Anne Cass (November 2019)
We are pushed and pulled around by language far more than we realize, says Elizabeth Stokoe, professor of social interaction at Loughborough University. Any school leader or classroom teacher who has entered a meeting and watched it disintegrate is likely to agree. Meetings take planning, and planning takes time – a scarce commodity in our world. However, sometimes a tip comes along that actually makes a difference: choosing and has surprising benefits.
After decades of high-school teaching, administering, and learning how to build a team, improve a culture, and actually get work done, I found myself co-leading two small, public elementary school buildings. One had established an effective Building Leadership Team (BLT). The other had not – and was disinclined to create one. The most frequent argument against (We’re such a small school, why do we need our own leadership team? We all work together) didn’t hold up against the considerable gossip and complaining behind the smiling faces. Slowly, by assuming positive intentions and building relationships carefully, we formed a BLT.
After a few weeks of navigation through the forming, storming, and norming stages, my partner and I realized that the potential for an expanded group existed among the three elementary buildings in the district. Thus, a K2 Leadership Team numbering 13 women arose from many discussions and agreed on norms as we began our journey together. One of those norms, new to me but not to other members of the team, was “Think and rather than but.” Why?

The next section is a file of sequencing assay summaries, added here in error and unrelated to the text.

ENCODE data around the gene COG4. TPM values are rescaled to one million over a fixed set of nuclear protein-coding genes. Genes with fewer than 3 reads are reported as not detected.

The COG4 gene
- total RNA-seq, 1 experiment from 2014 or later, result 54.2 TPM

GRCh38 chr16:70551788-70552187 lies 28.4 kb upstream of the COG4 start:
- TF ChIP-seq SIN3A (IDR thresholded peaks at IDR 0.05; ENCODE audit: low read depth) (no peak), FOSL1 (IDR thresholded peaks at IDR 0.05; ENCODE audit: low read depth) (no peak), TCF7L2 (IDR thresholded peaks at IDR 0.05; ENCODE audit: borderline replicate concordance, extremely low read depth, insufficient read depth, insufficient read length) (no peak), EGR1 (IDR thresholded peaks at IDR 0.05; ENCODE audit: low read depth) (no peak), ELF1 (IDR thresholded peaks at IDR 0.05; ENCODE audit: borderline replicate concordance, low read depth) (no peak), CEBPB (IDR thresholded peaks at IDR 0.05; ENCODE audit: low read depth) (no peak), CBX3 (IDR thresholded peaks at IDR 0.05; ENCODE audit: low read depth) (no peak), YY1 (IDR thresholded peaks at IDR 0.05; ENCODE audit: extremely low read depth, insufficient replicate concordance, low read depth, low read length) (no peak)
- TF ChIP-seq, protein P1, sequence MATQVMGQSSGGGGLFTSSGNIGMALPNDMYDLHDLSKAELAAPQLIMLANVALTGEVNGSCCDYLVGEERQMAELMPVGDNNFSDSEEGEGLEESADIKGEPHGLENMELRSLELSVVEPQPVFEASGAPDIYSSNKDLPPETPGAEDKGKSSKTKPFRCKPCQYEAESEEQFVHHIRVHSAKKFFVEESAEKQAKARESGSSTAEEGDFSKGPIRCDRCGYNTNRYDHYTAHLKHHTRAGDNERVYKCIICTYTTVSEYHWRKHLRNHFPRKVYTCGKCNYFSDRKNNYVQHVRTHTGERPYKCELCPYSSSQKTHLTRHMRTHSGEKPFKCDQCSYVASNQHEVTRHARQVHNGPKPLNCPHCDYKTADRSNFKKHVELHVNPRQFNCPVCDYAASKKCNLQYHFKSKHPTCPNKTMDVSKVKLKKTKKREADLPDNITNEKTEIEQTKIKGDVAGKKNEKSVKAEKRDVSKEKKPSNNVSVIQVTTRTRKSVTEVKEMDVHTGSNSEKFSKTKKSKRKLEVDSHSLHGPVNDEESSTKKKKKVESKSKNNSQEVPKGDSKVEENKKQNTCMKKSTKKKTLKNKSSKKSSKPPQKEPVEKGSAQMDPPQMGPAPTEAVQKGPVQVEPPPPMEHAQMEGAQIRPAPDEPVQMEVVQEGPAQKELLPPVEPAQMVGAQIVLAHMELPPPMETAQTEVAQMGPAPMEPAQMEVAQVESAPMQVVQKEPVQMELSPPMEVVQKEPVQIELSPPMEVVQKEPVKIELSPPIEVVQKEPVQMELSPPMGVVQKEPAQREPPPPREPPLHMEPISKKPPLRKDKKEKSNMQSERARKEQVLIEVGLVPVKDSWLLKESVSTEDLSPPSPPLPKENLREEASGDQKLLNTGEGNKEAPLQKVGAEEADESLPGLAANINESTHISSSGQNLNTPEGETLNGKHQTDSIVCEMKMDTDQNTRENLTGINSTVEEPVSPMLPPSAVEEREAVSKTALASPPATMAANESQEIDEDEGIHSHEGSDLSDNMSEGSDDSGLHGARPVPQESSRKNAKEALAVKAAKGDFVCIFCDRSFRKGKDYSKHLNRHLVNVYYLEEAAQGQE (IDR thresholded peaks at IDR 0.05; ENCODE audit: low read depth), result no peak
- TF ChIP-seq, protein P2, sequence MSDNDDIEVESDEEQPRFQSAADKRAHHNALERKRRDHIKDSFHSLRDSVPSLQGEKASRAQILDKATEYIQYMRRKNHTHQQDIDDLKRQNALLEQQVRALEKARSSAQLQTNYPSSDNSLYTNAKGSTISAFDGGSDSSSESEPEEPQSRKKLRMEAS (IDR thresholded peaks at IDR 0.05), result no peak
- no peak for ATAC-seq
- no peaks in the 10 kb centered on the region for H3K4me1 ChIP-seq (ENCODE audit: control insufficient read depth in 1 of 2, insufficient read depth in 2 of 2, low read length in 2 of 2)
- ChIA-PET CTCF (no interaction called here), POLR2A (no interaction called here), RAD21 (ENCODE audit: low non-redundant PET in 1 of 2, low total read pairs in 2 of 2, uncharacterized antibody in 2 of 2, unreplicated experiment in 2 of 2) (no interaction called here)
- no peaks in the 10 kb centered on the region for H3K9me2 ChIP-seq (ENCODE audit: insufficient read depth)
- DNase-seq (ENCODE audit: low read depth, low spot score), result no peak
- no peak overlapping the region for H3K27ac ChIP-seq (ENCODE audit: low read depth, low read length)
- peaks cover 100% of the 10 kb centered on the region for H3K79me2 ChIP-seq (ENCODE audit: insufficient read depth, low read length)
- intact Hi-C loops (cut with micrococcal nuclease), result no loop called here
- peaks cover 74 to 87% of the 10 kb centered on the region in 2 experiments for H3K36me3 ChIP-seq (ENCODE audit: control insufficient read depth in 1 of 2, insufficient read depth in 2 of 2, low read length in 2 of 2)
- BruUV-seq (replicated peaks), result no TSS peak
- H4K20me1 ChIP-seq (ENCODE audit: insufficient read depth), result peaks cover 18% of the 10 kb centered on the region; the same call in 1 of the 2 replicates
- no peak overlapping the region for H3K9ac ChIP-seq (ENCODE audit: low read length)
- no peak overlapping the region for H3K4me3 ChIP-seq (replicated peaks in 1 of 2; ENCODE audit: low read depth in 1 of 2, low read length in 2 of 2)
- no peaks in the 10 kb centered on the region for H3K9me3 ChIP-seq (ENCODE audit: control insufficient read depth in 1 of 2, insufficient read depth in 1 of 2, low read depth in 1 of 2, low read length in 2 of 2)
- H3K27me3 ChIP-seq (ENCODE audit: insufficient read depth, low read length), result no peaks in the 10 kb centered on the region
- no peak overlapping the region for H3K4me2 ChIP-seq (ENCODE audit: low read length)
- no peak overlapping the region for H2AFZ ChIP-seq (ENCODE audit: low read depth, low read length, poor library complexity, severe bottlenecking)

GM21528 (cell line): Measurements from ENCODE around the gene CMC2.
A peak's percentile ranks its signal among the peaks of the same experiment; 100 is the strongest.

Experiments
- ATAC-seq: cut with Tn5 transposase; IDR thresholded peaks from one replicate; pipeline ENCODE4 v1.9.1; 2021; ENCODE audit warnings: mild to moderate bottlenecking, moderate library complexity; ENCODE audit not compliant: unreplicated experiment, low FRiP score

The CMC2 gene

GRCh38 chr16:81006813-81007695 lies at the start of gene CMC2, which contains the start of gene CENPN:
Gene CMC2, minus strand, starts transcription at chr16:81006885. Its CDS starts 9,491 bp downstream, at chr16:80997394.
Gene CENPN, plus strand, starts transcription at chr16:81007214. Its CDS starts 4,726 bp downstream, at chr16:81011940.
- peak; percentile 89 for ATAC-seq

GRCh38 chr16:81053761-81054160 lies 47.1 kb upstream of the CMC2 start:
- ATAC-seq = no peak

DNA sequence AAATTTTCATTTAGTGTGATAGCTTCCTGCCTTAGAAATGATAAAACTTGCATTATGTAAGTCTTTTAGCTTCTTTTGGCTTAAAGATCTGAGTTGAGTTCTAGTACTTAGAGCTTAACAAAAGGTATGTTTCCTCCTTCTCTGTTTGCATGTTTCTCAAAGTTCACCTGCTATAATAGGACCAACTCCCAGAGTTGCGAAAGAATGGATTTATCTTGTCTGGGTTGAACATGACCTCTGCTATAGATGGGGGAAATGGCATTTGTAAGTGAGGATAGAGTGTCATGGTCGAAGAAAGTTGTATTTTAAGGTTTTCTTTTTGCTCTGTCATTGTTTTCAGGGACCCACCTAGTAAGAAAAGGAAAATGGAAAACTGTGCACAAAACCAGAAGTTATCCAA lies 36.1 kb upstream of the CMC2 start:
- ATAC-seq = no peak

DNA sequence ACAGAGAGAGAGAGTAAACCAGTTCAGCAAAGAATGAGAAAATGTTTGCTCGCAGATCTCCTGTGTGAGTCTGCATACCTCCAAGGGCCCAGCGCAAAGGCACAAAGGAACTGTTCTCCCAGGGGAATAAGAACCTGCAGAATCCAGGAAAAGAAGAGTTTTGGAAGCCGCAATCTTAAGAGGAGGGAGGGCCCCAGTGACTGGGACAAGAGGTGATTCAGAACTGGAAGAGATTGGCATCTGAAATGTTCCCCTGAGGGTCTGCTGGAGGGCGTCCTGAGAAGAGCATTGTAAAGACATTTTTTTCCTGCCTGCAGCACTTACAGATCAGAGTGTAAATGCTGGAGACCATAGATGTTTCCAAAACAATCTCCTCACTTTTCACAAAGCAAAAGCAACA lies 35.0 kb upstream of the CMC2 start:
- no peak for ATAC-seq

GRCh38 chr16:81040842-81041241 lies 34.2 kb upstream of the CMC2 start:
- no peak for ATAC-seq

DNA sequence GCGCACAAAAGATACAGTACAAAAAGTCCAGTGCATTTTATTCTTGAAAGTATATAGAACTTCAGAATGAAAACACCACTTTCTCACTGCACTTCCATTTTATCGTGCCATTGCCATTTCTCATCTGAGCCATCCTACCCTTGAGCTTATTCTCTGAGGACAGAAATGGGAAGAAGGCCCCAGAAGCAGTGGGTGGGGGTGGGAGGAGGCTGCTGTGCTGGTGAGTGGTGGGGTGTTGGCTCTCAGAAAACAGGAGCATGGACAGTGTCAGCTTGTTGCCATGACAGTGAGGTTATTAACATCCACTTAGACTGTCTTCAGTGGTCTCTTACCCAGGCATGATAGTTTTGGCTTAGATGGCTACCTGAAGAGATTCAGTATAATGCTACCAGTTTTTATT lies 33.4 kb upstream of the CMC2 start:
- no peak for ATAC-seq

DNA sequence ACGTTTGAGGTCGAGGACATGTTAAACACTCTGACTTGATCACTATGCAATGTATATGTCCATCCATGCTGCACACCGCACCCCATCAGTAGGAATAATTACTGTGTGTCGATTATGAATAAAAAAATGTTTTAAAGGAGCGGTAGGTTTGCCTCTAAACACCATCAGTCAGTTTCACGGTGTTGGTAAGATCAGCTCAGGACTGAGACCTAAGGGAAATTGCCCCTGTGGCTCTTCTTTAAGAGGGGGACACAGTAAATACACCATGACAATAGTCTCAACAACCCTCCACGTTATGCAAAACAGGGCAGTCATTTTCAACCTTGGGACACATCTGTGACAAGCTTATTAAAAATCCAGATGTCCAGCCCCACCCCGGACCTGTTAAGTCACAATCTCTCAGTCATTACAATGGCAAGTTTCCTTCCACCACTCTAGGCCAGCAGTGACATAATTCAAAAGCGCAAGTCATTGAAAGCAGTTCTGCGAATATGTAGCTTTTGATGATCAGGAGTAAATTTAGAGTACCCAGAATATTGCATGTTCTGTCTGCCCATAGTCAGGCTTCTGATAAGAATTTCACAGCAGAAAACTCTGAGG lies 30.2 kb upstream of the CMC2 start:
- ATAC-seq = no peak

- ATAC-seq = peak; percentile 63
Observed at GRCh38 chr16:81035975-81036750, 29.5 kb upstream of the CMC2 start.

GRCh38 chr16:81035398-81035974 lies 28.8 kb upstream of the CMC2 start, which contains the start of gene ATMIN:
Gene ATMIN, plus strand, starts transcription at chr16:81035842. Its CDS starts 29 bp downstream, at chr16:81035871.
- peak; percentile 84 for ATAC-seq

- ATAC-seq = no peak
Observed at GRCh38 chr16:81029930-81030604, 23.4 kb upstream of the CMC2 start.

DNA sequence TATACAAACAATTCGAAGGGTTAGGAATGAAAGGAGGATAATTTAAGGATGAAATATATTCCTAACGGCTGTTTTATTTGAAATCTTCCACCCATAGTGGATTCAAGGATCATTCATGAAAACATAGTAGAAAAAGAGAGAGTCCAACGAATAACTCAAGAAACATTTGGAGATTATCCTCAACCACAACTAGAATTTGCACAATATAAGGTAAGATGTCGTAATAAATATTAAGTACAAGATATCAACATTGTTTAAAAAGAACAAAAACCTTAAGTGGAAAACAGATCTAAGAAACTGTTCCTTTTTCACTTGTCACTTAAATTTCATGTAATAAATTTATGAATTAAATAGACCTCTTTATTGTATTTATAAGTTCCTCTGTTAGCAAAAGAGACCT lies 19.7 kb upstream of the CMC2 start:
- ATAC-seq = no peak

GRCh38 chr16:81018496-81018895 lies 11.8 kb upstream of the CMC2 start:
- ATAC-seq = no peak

But presents an argument. It usually means disagreement or dismissal of the idea presented. Think for a moment of when you use the word…but it won’t work, but we already do that, but I don’t want to, but I’m still angry…
And, on the other hand, opens the door to more thinking, more collegial discussion, more possibilities. I hear what you said, and I wonder what else we can do; I think that might work, and what about adding this?
I have since paid careful attention to my conversational and leadership habits; 90% of the time I can shift from but to and with little difficulty; it’s rarely an awkward construction. If it is, that tells me to stop and think about what I am saying or doing – take a little more time to reflect before I respond to the question or statement or argument. It reminds me to look more deeply at what might be going on that I’ve missed.
Try this: Listen to yourself in your next professional or even personal discussion, notice the number of buts in your conversation, and substitute an and or two. I find that it lengthens the thinking time, opens possibilities, keeps the tenor of the discussion positive, and generally introduces more civility into the relationship. And that in turn allows another building block in a relationship to take hold – and isn’t what we do really all about relationships?